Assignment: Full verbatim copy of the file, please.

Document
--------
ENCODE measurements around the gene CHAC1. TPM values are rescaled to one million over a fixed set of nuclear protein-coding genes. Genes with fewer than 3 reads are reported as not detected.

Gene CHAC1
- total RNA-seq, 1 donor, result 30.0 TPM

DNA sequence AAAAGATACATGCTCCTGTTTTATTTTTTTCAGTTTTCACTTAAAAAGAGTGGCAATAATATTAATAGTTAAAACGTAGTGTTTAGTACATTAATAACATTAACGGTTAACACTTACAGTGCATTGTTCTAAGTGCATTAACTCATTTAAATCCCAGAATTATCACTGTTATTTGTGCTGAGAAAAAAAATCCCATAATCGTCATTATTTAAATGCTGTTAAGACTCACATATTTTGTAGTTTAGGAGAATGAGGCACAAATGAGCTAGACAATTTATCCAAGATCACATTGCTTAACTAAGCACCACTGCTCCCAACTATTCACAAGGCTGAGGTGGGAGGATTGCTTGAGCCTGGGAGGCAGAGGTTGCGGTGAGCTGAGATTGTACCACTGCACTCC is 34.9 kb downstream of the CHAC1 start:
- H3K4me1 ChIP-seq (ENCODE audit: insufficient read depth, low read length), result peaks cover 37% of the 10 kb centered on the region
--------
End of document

ENCODE measurements around the gene CHAC1. TPM values are rescaled to one million over a fixed set of nuclear protein-coding genes. Genes with fewer than 3 reads are reported as not detected.

Gene CHAC1
- total RNA-seq, 1 donor, result 30.0 TPM

DNA sequence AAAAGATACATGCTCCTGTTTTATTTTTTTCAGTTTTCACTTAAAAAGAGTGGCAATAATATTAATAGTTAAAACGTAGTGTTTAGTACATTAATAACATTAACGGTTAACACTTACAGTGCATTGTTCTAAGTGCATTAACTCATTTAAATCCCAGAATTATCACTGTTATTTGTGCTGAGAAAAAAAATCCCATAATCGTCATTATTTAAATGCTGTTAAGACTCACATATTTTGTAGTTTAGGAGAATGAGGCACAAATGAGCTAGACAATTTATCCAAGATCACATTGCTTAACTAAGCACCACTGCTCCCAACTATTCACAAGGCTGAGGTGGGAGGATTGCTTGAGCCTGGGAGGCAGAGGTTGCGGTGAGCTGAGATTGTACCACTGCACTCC is 34.9 kb downstream of the CHAC1 start:
- H3K4me1 ChIP-seq (ENCODE audit: insufficient read depth, low read length), result peaks cover 37% of the 10 kb centered on the region